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## More on Matrices

### More ways of constructing matrices

Built-in Constructions
There are many built-in matrix constructions. Here are a few:
rand(2)

rand(2,3)

ans = 0.9501 0.6068
0.2311 0.4860
ans = 0.8913 0.4565 0.8214
0.7621 0.0185 0.4447
Generates a matrix with entries randomly distributed between 0 and 1
zeros(2)

ones(2)

ans = 0 0
0 0
ans = 1 1
1 1
Generates a 2x2 matrix with all zero (or all ones) entries.
eye(2)

ans = 1 0
0 1
Identity matrix I.
hilb(3)

ans = 1.0000 0.5000 0.3333
0.5000 0.3333 0.2500
0.3333 0.2500 0.2000
3x3 Hilbert matrix.

To get more information on these, look at the help page for special matrices- type help elmat .

Concatenation
New matrices may be formed out of old ones. Suppose we have
a = [1 2; 3 4]
a = 1 2
3 4

Then we can make a new matrix in any of the following ways.

InputOutput
[a, a, a]

ans = 1 2 1 2 1 2
3 4 3 4 3 4
[a; a; a]

ans = 1 2
3 4
1 2
3 4
1 2
3 4
[a, zeros(2); zeros(2), a']

ans = 1 2 0 0
3 4 0 0
0 0 1 3
0 0 2 4

Programming
Matrices may also be constructed by programming. Here is an example using two "for" loops.

for i=1:10,
for j=1:10,
t(i,j) = i/j;
end
end

Notice that there isn't any output, since the only line that would produce any (t(i,j) = i/j;) ends in a semi-colon. Without the semi-colon, Matlab would print the matrix t 100 times!

We'll cover programming in more detail later.

### More matrix operations

As we saw earlier, +, -, *, and / are defined in an intuitive manner for matrices. When there is ambiguity about whether an operation will do matrix arithmetic (versus entry-by-entry arithmetic), note that ".*" (dot-star) will multiply entry-by-entry, and "*" (star) will do matrix multiplication.

Scalars
A scalar is just a number. Matlab stores them internally as 1x1 matrices, but treats them as if they were numbers.

All operation involving a scalar and a matrix affect the matrix on an entry-by-entry basis, with one exception: the power ("^") operator. With a as defined above, try these:

b=2 b=2 Define b to be a scalar.
a + b ans = 3 4
5 6
a * b ans = 2 4
6 8
So does multiplication.
a ^ b ans = 7 10
15 22
This is matrix power - a*a
a .^ b ans = 1 4
9 16
Entry-by-entry power.

Vectors
A vector is just a matrix with only one row (or column). Matlab makes a distinction between row vectors and column vectors, and will complain if it doesn't get what it expects.

In all arithmetic operations, Matlab treats a vector as a matrix, so we already know how to multiply a vector by a scalar. Matlab also gives you the following operations:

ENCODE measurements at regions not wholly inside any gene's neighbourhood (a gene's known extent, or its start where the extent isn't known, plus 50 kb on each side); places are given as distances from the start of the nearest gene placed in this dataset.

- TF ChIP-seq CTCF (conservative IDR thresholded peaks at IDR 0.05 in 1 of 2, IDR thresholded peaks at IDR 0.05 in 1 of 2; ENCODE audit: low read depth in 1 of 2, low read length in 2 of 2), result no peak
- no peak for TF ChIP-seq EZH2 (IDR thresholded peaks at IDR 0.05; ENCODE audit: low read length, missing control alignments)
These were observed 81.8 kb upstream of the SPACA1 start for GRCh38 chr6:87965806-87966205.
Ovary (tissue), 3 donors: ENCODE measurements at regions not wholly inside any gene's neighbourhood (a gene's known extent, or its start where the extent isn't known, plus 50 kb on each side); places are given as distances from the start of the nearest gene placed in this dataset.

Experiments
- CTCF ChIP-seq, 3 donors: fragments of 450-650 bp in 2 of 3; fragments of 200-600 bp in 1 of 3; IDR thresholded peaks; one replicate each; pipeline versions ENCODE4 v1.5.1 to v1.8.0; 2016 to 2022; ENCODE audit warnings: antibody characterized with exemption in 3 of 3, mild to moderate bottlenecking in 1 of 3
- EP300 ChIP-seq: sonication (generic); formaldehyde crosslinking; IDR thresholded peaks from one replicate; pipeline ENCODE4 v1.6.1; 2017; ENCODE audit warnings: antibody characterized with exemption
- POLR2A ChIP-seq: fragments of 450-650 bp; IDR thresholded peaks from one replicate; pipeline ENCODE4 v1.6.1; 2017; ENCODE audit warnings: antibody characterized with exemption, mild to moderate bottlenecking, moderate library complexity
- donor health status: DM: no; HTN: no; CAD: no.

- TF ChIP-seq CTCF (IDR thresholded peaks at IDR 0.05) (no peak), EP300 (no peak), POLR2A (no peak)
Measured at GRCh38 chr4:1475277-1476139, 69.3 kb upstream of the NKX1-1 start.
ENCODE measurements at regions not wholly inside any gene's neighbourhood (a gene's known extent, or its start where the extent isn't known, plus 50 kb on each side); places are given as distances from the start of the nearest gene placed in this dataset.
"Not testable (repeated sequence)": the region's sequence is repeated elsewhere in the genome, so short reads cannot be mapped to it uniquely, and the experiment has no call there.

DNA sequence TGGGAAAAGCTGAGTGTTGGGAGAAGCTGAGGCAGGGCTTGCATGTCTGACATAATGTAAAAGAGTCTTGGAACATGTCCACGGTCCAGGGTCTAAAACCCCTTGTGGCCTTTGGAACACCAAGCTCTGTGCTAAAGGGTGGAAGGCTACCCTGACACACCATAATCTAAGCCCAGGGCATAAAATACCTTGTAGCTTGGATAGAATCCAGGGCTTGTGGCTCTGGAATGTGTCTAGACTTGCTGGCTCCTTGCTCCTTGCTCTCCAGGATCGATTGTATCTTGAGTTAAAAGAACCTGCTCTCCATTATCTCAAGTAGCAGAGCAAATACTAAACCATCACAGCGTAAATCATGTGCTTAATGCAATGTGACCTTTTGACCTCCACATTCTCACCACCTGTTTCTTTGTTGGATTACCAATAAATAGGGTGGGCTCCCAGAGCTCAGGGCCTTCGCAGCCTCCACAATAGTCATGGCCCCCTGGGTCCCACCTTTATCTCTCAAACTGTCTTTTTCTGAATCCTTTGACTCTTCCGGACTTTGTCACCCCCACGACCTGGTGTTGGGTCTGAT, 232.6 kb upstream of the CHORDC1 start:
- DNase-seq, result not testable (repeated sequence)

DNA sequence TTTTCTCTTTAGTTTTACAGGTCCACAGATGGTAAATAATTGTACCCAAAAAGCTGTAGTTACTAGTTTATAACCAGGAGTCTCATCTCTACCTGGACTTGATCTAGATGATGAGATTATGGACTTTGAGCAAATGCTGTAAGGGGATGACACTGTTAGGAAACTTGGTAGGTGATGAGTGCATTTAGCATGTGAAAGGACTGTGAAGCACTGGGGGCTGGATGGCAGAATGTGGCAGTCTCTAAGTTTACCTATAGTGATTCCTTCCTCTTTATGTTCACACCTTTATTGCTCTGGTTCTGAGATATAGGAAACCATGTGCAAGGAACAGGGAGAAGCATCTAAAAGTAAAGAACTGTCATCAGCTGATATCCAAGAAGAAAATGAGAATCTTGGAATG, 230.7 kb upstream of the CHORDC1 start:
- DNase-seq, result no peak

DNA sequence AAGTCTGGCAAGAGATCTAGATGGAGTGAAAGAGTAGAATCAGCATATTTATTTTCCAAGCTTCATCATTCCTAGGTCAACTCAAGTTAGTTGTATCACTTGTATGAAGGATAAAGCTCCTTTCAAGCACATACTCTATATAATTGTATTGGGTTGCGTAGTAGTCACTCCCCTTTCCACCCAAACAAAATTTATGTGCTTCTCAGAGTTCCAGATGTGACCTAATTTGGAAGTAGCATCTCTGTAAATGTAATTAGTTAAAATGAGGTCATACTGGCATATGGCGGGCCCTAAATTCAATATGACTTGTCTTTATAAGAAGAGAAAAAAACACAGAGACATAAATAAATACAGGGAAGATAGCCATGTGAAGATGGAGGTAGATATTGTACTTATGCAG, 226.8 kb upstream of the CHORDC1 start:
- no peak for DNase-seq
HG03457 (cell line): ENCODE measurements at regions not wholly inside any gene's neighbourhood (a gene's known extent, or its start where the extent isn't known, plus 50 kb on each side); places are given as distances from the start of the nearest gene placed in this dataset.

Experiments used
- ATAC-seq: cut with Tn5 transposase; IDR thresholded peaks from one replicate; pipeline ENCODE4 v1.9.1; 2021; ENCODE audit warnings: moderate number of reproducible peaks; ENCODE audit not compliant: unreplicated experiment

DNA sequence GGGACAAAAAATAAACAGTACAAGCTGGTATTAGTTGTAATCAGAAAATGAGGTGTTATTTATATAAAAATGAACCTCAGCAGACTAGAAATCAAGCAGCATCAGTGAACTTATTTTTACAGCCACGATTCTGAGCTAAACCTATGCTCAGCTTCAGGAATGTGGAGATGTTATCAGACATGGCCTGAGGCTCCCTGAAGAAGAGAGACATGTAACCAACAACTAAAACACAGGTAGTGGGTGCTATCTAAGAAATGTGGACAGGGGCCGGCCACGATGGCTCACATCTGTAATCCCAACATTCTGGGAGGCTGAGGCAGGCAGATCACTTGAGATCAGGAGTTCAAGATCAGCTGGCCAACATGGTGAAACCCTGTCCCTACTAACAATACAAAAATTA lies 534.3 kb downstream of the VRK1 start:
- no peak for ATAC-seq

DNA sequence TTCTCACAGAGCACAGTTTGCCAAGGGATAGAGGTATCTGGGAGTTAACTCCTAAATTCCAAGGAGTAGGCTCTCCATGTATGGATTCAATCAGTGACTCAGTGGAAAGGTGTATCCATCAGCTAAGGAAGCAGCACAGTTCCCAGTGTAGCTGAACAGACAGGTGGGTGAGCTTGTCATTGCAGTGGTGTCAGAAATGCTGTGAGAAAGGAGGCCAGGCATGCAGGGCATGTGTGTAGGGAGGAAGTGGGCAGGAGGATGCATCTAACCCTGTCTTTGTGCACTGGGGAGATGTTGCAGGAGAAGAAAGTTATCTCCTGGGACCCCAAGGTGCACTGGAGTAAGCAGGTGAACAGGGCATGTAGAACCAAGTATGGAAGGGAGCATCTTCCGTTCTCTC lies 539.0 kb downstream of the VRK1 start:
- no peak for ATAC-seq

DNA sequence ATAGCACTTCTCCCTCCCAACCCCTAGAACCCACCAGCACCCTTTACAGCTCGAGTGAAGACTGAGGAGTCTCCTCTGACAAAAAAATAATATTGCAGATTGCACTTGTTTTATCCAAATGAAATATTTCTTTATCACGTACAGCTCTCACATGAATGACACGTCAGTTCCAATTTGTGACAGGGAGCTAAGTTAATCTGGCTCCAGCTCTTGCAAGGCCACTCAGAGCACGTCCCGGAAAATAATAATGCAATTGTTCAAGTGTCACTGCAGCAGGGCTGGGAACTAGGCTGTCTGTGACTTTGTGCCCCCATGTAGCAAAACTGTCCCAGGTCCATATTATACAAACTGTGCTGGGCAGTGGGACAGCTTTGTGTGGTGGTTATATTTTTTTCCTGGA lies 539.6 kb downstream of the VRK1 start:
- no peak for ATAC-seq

v = [1 2 3]
u = [3 2 1]
v = [1 2 3]
u = [3 2 1]
Define a pair of vectors.
v * u Error The dimensions don't agree.
v * u' ans = 10 Taking the transpose works.
dot(v,u) ans = 10 The dot product is the same thing.
cross(v,u) ans = -4 8 -4 The cross product works only for 3-d vectors.

Matrices
Matlab has all the common operations built-in, as well as most of the obscure ones.

k = 16  2  3
5 11 10
9  7  6
k = 16  2  3
5 11 10
9  7  6
Define a matrix.
rref(k) ans = 1  0  0
0  1  0
0  0  1
Row-reduced echelon form
rank(k) ans = 3 The rank.
det(k) ans = -136 The determinant.
inv(k) ans =  0.0294 -0.0662  0.0956
-0.4412 -0.5074  1.0662
0.4706  0.6912 -1.2206
Inverse of the matrix
[vec,val] = eig(k) vec = -0.4712 -0.4975 -0.0621
-0.6884  0.8282 -0.6379
-0.5514  0.2581  0.7676
val = 22.4319       0       0
0 11.1136       0
0       0 -0.5455
Eigenvectors and eigenvalues of the matrix.
The columns of "vec" are the eigenvectors,
and the diagonal entries of "val" are the eigenvaules.
There are many more functions like these. Type help matfun to see them all.

### Solving Equations

One of the main uses of matrices is in representing systems of linear equations. If a is a matrix containing the coefficients of a system of linear equations, x is a column vector containing the "unknowns," and b is the column vector of "right-hand sides," the constant terms, then the matrix equation
a x =b
represents the system of equations.

If you know a little linear algebra, you could use the Matlab commands from above to augment the matrix and then find the row-reduced echelon form. However, Matlab provides a more simple mechanism for solving linear equations:
x = a \ b
This can be read "x equals a-inverse times b."
Try it with
a = [1 2 3; 4 5 6; 7 8 10]; b = [1 1 1]';
You should get
x = -1 1 0
To verify this assertion, try this:
a*x, a*x - b, eps
The results are:
ans = 1 1 1
ans = 1.0e-015 *
-0.1110
-0.6661
-0.2220
ans = 2.2204e-016

Notice that a*x - b is very close to eps - which means that it is as close to zero as possible.

If there is no solution, a "least-squares" solution is provided (a*x - b is as small as possible). Enter
a(3,3) = 9; b = [1 1 0]';
(which makes the matrix singular and changes b) and enter the above commands again, using the up-arrow to recall them. Notice that the solution is quite inaccurate.

Unlike Maple and Mathematica, Matlab has no notion of a "worksheet." When you exit Matlab, you will not be prompted to save your work.

If you would like a record of your work, you can turn on "logging" by typing

diary 'm:\scratch\session.txt' on Windows machines
diary '~/session.txt' on Unix.

Notice that output will be saved alongside your input, so the file can't be used directly as a script.

You may just want to save one or more matrices. The diary is a very clumsy way to do this.
To save the value of the variable "x" to a plain text file named "x.value" use
save x.value x -ascii
To save all variables in a file named "mysession.mat" in reloadable format, use
save mysession
To restore the session, use
```	% more session.txt